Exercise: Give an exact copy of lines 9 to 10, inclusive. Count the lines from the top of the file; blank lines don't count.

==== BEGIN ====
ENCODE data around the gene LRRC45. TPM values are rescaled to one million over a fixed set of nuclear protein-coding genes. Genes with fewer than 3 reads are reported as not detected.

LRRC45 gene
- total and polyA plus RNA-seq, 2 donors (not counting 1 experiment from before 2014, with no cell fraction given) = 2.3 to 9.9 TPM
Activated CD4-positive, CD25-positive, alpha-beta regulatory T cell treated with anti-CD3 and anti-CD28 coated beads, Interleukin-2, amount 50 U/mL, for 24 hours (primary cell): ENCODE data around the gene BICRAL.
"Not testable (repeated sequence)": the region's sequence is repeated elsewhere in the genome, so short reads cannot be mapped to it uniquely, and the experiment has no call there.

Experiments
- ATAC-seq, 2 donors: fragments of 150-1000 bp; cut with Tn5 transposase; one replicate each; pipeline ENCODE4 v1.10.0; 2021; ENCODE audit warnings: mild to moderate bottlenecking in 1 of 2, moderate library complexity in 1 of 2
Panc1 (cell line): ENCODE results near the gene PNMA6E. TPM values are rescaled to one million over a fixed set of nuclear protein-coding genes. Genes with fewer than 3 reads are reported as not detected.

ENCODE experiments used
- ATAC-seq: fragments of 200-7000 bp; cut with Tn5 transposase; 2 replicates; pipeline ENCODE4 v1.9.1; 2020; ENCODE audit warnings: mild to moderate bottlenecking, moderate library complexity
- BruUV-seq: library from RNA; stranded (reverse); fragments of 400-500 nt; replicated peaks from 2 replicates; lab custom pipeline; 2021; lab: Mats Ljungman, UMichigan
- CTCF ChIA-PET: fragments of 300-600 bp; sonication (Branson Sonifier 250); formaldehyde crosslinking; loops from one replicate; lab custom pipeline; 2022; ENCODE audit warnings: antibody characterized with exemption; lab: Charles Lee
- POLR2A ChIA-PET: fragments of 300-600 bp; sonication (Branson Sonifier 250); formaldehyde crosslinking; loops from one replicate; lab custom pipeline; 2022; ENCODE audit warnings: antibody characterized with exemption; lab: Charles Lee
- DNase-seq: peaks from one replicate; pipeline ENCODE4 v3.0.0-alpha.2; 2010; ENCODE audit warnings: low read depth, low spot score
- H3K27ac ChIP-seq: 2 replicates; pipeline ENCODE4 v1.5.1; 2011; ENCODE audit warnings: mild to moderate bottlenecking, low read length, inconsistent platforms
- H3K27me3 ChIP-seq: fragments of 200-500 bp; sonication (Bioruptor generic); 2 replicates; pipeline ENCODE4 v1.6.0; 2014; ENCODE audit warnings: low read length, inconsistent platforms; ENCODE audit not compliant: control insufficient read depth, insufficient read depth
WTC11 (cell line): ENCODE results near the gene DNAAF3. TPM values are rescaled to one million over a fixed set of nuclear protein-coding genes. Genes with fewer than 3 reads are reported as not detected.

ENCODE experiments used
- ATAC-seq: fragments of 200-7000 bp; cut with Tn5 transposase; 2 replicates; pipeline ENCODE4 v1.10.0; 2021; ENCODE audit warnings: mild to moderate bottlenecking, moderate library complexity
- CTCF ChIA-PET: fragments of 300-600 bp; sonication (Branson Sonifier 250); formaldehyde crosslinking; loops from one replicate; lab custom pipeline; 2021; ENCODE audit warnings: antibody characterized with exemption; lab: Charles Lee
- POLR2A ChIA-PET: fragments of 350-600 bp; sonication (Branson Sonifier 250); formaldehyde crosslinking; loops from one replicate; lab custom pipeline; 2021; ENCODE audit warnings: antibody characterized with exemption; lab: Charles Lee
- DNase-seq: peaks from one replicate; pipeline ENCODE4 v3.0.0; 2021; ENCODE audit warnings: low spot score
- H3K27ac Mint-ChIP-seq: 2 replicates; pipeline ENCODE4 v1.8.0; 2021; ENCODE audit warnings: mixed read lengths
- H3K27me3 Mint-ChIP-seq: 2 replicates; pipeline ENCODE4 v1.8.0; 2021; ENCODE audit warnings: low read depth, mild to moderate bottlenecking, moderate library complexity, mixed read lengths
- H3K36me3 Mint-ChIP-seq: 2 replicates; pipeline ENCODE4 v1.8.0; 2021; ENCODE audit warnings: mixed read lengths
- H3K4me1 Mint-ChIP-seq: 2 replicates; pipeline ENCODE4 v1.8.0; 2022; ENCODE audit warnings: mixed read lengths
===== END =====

ENCODE experiments used
- ATAC-seq: fragments of 200-7000 bp; cut with Tn5 transposase; 2 replicates; pipeline ENCODE4 v1.9.1; 2020; ENCODE audit warnings: mild to moderate bottlenecking, moderate library complexity